B

C

C

2.5

Jordan

C

D

A

D

2.0

Kenya

F

D

F

D

0.5

Kuwait

B

A

B

D

2.75

Lebanon

F

D

C

D

1.0

Libya 

F

F

C

D

0.75

Malawi

A

B

C

A

3.25

Malaysia

F

F

D

F

0.25

Mauritania

C

B

B

C

2.5

Nepal 

C

B

D

F

1.5

Niger

A

A

A

B

3.75

Pakistan

D

B

B

C

2.25

Panama

D

C

D

D

1.25

Russia

D

F

D

D

0.75

Rwanda

C

B

D

C

2.0

Saudi Arabia

D

B

D

C

1.75

Senegal

B

A

A

C

3.25

Serbia

B

C

B

C

2.5

South Africa

F

F

B

B

1.5

Sudan

D

F

D

C

1.0

Syria

D

C

D

D

1.25

Tanzania

B

D

F

F

1.0

Thailand

F

F

F

D

0.25

Turkey

F

F

D

D

0.5

Uganda

B

B

D

C

2.25

United States of America

F

D

A

A

2.25

Venezuela

C

C

C

B

2.25

Yemen

F

D

C

C

1.25

Zambia 

C

B

D

D

1.75

 

B) Country

(ranked by GPA)

Refoulement/
Physical Protection

Detention/
Access
to Courts

Freedom
of Movement and Residence

Right to
Earn a Livelihood

GPA

Brazil

A

A

A

A

4.0

Costa Rica

A

B

A

A

3.75

Niger

A

A

A

B

3.75

Canada

B

B

A

A

3.5

Malawi

A

B

C

A

3.25

Senegal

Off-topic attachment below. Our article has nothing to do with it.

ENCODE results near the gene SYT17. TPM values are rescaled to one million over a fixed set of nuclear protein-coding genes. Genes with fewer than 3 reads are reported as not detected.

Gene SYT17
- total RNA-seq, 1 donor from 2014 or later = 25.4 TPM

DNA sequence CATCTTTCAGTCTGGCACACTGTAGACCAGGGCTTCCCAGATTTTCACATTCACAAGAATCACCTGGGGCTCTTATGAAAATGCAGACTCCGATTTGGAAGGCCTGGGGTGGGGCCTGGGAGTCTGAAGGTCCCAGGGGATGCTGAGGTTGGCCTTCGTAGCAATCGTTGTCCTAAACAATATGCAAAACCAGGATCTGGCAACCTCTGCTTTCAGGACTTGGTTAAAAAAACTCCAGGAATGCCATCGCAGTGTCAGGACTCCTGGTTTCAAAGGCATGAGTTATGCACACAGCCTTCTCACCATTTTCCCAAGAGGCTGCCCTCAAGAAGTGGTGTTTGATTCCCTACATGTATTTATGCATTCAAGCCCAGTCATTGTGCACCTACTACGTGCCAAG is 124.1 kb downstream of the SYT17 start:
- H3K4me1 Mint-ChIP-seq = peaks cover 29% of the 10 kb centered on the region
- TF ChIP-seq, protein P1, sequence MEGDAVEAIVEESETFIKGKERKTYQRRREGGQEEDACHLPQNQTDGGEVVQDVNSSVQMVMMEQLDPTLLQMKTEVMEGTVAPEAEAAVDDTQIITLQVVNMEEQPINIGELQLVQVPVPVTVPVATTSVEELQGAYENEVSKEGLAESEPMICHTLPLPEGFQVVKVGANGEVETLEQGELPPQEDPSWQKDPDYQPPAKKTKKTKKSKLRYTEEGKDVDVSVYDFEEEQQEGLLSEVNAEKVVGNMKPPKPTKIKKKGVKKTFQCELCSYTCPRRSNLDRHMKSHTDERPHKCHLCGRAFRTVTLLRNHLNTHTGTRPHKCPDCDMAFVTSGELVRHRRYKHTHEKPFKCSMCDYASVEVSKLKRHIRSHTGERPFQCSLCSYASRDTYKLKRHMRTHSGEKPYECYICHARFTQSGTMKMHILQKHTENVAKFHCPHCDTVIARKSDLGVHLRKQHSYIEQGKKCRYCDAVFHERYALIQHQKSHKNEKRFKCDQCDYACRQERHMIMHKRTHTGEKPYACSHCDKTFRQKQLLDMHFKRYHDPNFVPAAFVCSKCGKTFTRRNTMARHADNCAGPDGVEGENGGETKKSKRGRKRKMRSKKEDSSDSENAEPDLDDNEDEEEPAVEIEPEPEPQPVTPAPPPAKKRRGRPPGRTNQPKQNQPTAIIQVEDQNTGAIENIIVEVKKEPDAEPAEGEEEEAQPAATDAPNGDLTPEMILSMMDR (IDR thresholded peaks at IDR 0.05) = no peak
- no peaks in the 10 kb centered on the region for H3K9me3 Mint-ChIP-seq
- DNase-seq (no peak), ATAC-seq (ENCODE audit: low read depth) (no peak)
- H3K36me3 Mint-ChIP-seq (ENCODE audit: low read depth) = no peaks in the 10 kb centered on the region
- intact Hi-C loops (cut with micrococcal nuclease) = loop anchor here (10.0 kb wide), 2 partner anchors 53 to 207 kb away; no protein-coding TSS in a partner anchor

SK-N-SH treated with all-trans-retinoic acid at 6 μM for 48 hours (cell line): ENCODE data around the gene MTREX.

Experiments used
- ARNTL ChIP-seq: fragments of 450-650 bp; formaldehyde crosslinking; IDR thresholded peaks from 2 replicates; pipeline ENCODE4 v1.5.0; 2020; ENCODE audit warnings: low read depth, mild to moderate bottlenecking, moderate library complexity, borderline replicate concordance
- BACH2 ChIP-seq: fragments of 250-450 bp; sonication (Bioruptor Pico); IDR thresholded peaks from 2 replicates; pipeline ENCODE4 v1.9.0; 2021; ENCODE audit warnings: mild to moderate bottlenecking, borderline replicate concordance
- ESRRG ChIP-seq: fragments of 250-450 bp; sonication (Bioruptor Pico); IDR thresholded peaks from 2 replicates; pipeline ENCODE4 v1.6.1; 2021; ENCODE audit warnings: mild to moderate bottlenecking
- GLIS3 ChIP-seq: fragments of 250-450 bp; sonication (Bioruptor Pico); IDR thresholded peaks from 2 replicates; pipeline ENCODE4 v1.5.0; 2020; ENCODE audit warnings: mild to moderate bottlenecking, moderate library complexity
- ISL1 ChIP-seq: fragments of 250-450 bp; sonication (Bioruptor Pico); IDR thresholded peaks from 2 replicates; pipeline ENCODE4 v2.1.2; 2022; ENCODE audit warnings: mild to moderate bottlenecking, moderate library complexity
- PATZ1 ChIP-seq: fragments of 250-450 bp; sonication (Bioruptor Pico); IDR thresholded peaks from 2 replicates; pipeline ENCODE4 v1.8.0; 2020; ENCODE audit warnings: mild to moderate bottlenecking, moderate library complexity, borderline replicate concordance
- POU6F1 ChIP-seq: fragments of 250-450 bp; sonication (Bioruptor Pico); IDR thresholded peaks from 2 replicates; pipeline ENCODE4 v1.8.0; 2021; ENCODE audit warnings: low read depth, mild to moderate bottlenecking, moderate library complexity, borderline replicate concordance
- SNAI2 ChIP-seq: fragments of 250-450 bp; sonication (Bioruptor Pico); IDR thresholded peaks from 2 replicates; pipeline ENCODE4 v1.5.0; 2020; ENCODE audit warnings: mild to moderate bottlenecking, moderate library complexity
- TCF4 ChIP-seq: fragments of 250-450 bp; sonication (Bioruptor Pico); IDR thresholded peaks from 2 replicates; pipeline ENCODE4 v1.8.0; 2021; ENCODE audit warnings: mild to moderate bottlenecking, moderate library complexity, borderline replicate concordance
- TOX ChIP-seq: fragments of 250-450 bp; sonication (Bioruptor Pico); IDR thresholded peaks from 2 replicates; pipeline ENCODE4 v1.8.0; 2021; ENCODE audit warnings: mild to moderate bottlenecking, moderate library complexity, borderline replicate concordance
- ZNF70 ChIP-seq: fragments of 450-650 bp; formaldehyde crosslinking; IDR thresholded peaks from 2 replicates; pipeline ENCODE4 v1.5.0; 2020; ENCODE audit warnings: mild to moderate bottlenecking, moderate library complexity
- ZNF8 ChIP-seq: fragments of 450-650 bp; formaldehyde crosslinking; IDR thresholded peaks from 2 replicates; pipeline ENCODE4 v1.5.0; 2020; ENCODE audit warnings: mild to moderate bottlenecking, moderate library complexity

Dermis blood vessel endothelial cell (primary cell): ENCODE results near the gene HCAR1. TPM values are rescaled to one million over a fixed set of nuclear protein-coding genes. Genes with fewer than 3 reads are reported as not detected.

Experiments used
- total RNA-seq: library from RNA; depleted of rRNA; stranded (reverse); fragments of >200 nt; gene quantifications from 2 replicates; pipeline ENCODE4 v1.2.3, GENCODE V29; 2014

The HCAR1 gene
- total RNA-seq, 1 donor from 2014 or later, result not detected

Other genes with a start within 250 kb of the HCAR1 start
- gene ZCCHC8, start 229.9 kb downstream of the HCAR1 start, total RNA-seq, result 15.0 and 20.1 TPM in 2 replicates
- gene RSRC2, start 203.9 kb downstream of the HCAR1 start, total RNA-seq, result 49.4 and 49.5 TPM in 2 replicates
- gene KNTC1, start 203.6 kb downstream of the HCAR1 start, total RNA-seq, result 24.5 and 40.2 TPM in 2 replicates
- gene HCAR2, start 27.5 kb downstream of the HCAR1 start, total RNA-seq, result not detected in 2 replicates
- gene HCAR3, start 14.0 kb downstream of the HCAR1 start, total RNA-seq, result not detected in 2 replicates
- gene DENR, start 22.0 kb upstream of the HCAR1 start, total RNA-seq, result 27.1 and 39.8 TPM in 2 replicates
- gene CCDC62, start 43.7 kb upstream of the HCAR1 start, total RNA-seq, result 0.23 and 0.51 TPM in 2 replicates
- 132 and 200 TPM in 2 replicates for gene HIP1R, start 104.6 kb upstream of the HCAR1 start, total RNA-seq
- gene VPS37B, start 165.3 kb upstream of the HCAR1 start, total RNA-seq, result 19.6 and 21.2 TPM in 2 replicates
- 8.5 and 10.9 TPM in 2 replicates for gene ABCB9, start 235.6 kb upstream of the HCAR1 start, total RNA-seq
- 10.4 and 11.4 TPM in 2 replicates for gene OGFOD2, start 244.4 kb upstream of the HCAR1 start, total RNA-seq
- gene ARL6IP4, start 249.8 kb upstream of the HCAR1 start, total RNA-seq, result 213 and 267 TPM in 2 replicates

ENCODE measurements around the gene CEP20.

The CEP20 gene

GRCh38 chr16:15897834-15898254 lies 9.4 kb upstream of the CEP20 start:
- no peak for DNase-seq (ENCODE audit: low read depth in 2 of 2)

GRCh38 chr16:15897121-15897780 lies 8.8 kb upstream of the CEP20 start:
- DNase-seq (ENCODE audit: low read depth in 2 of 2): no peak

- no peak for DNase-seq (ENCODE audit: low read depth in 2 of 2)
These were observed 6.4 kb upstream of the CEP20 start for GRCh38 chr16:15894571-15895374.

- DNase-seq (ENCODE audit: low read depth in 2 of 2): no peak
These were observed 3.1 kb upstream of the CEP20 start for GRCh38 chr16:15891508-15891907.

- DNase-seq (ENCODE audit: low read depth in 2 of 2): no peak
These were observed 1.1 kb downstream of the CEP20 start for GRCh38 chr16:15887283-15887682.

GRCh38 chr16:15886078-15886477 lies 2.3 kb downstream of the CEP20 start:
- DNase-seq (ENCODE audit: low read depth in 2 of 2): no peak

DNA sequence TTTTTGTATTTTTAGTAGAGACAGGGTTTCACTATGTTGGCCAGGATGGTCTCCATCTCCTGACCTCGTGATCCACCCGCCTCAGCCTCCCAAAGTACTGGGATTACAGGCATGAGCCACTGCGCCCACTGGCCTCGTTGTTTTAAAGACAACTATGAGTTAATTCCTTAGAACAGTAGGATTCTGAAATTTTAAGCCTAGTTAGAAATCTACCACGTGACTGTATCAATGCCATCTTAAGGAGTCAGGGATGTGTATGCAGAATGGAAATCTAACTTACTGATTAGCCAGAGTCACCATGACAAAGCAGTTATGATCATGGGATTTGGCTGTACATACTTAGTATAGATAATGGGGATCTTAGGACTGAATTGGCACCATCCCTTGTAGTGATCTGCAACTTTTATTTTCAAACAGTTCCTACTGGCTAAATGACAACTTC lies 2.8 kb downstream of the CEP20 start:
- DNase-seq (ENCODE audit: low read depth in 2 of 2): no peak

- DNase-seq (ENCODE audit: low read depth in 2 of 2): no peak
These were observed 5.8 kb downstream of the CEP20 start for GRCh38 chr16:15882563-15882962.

B

A

A

C

3.25

Botswana

A

B

C

B

3.0

Congo (Republic of)

B

B

C

A

3.0

Guinea

B

B

C

B

2.75

Kuwait

B

A

B

D

2.75

Chad

D

A

C

B

2.5

Ivory Coast

B

B

C

C

2.5

Ghana

C

A

C

C

2.5

Mauritania

C

B

B

C

2.5

Serbia

B

C

B

C

2.5

Burundi

B

B

D

C

2.25

Cameroon

C

B

C

C

2.25

Equador

B

D

C

B

2.25

Pakistan

D

B

B

C

2.25

Uganda

B

B

D

C

2.25

United States of America

F

D

A

A

2.25

Venezuela

C

C

C

B

2.25

Congo (Democratic Republic of)

F

C

B

B

2.0

Europe

D

D

B

B

2.0

Jordan

C

D

A

D

2.0

Rwanda

C

B

D

C

2.0

Ethiopia

B

B

F

D

1.75

Israel

D

C

C

C

1.75

Saudi Arabia

D

B

D

C

1.75

Zambia

C

B

D

D

1.75

Bangladesh

C

D

D

C

1.5    

India

C

C

D

D

1.5

Nepal 

C

B

D

F

1.5

South Africa

F

F

B

B

1.5

Iraq

D

D

D

C

1.25

Panama

D

C

D

D

1.25

Syria

D

C

D

D

1.25

Yemen

F

D

C

C

1.25

Egypt

F

F

B

D

1.0

Lebanon

F

D

C

D

1.0

Sudan

D

F

D

C

1.0

Tanzania

B

D

F

F

1.0

Algeria

C

D

F

F

0.75

Israeli Occupied Territories

F

D

F

C

0.75

Libya 

F

F

C

D

0.75

Russia

D

F

D

D

0.75

China

F

F

D

D

0.5

Kenya

F

D

F

D

0.5

Turkey

F

F

D

D

0.5

Iran

F

D

F

F

0.25

Malaysia

F

F

D

F

0.25

Thailand

F

F

F

D

0.25

Source: Author’s creation based upon USCRI, World Refugee Survey 2009